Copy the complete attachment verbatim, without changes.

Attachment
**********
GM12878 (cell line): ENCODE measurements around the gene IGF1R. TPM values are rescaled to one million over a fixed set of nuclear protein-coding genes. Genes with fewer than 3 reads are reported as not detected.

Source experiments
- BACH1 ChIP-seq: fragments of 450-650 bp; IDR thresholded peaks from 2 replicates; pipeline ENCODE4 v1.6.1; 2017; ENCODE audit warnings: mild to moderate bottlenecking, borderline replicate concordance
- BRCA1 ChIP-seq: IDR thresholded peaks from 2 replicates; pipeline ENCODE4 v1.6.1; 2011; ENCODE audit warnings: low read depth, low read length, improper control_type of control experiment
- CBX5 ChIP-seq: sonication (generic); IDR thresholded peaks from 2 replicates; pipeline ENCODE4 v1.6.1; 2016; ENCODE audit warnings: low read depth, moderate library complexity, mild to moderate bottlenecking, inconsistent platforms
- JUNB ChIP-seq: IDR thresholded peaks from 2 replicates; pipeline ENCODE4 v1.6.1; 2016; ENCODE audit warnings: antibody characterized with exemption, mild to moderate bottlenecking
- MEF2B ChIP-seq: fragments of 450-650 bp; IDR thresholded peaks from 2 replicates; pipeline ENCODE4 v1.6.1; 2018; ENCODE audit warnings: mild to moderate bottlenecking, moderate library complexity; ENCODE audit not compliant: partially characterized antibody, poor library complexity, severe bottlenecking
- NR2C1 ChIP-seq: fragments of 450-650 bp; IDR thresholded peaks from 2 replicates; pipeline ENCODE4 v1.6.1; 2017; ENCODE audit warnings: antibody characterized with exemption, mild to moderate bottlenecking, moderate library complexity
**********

GM12878 (cell line): ENCODE measurements around the gene IGF1R. TPM values are rescaled to one million over a fixed set of nuclear protein-coding genes. Genes with fewer than 3 reads are reported as not detected.

Source experiments
- BACH1 ChIP-seq: fragments of 450-650 bp; IDR thresholded peaks from 2 replicates; pipeline ENCODE4 v1.6.1; 2017; ENCODE audit warnings: mild to moderate bottlenecking, borderline replicate concordance
- BRCA1 ChIP-seq: IDR thresholded peaks from 2 replicates; pipeline ENCODE4 v1.6.1; 2011; ENCODE audit warnings: low read depth, low read length, improper control_type of control experiment
- CBX5 ChIP-seq: sonication (generic); IDR thresholded peaks from 2 replicates; pipeline ENCODE4 v1.6.1; 2016; ENCODE audit warnings: low read depth, moderate library complexity, mild to moderate bottlenecking, inconsistent platforms
- JUNB ChIP-seq: IDR thresholded peaks from 2 replicates; pipeline ENCODE4 v1.6.1; 2016; ENCODE audit warnings: antibody characterized with exemption, mild to moderate bottlenecking
- MEF2B ChIP-seq: fragments of 450-650 bp; IDR thresholded peaks from 2 replicates; pipeline ENCODE4 v1.6.1; 2018; ENCODE audit warnings: mild to moderate bottlenecking, moderate library complexity; ENCODE audit not compliant: partially characterized antibody, poor library complexity, severe bottlenecking
- NR2C1 ChIP-seq: fragments of 450-650 bp; IDR thresholded peaks from 2 replicates; pipeline ENCODE4 v1.6.1; 2017; ENCODE audit warnings: antibody characterized with exemption, mild to moderate bottlenecking, moderate library complexity